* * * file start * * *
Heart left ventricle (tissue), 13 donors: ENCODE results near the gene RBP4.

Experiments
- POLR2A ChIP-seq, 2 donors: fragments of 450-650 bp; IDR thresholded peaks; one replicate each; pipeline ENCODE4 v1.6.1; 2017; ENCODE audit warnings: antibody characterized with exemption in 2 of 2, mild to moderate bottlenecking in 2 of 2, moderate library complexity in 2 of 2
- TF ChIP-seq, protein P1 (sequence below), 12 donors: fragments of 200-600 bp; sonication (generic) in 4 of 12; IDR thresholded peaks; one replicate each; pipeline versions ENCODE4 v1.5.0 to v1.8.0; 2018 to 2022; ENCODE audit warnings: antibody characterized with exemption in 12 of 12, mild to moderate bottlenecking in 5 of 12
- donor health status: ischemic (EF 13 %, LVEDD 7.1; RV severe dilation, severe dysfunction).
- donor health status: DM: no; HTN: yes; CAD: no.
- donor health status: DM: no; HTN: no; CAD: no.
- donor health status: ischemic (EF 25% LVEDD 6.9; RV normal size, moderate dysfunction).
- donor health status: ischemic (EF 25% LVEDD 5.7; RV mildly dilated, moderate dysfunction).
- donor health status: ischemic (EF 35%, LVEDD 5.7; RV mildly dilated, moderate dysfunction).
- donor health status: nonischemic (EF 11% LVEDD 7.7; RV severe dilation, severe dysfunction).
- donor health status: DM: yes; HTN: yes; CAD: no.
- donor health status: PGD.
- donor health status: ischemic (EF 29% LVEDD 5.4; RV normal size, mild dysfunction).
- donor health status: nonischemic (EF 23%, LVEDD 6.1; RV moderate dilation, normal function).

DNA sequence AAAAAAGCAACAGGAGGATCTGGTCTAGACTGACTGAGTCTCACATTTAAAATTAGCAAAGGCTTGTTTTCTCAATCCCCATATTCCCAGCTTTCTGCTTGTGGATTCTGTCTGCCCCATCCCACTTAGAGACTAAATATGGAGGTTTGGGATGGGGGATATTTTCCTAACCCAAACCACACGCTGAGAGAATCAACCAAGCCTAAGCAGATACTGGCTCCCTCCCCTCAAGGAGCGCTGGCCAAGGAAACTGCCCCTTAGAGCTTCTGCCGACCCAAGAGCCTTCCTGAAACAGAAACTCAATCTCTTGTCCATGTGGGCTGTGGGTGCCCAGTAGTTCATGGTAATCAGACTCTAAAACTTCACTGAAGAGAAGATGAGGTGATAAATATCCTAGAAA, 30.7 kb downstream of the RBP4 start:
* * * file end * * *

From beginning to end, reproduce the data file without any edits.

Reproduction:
Heart left ventricle (tissue), 13 donors: ENCODE results near the gene RBP4.

Experiments
- POLR2A ChIP-seq, 2 donors: fragments of 450-650 bp; IDR thresholded peaks; one replicate each; pipeline ENCODE4 v1.6.1; 2017; ENCODE audit warnings: antibody characterized with exemption in 2 of 2, mild to moderate bottlenecking in 2 of 2, moderate library complexity in 2 of 2
- TF ChIP-seq, protein P1 (sequence below), 12 donors: fragments of 200-600 bp; sonication (generic) in 4 of 12; IDR thresholded peaks; one replicate each; pipeline versions ENCODE4 v1.5.0 to v1.8.0; 2018 to 2022; ENCODE audit warnings: antibody characterized with exemption in 12 of 12, mild to moderate bottlenecking in 5 of 12
- donor health status: ischemic (EF 13 %, LVEDD 7.1; RV severe dilation, severe dysfunction).
- donor health status: DM: no; HTN: yes; CAD: no.
- donor health status: DM: no; HTN: no; CAD: no.
- donor health status: ischemic (EF 25% LVEDD 6.9; RV normal size, moderate dysfunction).
- donor health status: ischemic (EF 25% LVEDD 5.7; RV mildly dilated, moderate dysfunction).
- donor health status: ischemic (EF 35%, LVEDD 5.7; RV mildly dilated, moderate dysfunction).
- donor health status: nonischemic (EF 11% LVEDD 7.7; RV severe dilation, severe dysfunction).
- donor health status: DM: yes; HTN: yes; CAD: no.
- donor health status: PGD.
- donor health status: ischemic (EF 29% LVEDD 5.4; RV normal size, mild dysfunction).
- donor health status: nonischemic (EF 23%, LVEDD 6.1; RV moderate dilation, normal function).

DNA sequence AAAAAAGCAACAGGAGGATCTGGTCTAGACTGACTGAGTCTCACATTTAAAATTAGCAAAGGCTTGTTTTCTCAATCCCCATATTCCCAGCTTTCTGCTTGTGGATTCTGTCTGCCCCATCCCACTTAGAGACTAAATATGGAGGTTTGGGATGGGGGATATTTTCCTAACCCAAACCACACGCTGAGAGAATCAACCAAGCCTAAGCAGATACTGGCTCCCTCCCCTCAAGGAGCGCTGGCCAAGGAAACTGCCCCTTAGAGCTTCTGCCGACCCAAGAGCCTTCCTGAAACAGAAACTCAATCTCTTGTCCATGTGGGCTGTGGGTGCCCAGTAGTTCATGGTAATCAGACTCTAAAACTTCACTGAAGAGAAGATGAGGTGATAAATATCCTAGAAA, 30.7 kb downstream of the RBP4 start: